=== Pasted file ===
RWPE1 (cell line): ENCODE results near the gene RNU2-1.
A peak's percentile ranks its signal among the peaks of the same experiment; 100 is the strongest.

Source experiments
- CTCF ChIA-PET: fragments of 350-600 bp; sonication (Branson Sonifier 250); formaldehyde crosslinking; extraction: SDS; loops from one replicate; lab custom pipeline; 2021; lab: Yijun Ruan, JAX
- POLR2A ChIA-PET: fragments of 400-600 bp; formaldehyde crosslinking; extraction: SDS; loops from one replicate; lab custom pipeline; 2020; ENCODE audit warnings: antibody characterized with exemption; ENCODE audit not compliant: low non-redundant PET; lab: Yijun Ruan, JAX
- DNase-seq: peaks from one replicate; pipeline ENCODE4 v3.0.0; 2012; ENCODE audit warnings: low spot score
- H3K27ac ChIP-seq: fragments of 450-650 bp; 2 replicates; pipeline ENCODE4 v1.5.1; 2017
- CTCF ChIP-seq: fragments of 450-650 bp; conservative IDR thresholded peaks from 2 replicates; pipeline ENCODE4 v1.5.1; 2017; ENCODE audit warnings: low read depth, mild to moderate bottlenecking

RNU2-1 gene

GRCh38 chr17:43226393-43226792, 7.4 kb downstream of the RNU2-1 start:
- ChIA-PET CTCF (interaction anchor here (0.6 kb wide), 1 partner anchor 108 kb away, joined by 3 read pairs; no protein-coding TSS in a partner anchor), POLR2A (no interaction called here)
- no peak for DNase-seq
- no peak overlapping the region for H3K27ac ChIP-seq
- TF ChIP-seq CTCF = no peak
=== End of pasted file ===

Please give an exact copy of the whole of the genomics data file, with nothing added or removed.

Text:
RWPE1 (cell line): ENCODE results near the gene RNU2-1.
A peak's percentile ranks its signal among the peaks of the same experiment; 100 is the strongest.

Source experiments
- CTCF ChIA-PET: fragments of 350-600 bp; sonication (Branson Sonifier 250); formaldehyde crosslinking; extraction: SDS; loops from one replicate; lab custom pipeline; 2021; lab: Yijun Ruan, JAX
- POLR2A ChIA-PET: fragments of 400-600 bp; formaldehyde crosslinking; extraction: SDS; loops from one replicate; lab custom pipeline; 2020; ENCODE audit warnings: antibody characterized with exemption; ENCODE audit not compliant: low non-redundant PET; lab: Yijun Ruan, JAX
- DNase-seq: peaks from one replicate; pipeline ENCODE4 v3.0.0; 2012; ENCODE audit warnings: low spot score
- H3K27ac ChIP-seq: fragments of 450-650 bp; 2 replicates; pipeline ENCODE4 v1.5.1; 2017
- CTCF ChIP-seq: fragments of 450-650 bp; conservative IDR thresholded peaks from 2 replicates; pipeline ENCODE4 v1.5.1; 2017; ENCODE audit warnings: low read depth, mild to moderate bottlenecking

RNU2-1 gene

GRCh38 chr17:43226393-43226792, 7.4 kb downstream of the RNU2-1 start:
- ChIA-PET CTCF (interaction anchor here (0.6 kb wide), 1 partner anchor 108 kb away, joined by 3 read pairs; no protein-coding TSS in a partner anchor), POLR2A (no interaction called here)
- no peak for DNase-seq
- no peak overlapping the region for H3K27ac ChIP-seq
- TF ChIP-seq CTCF = no peak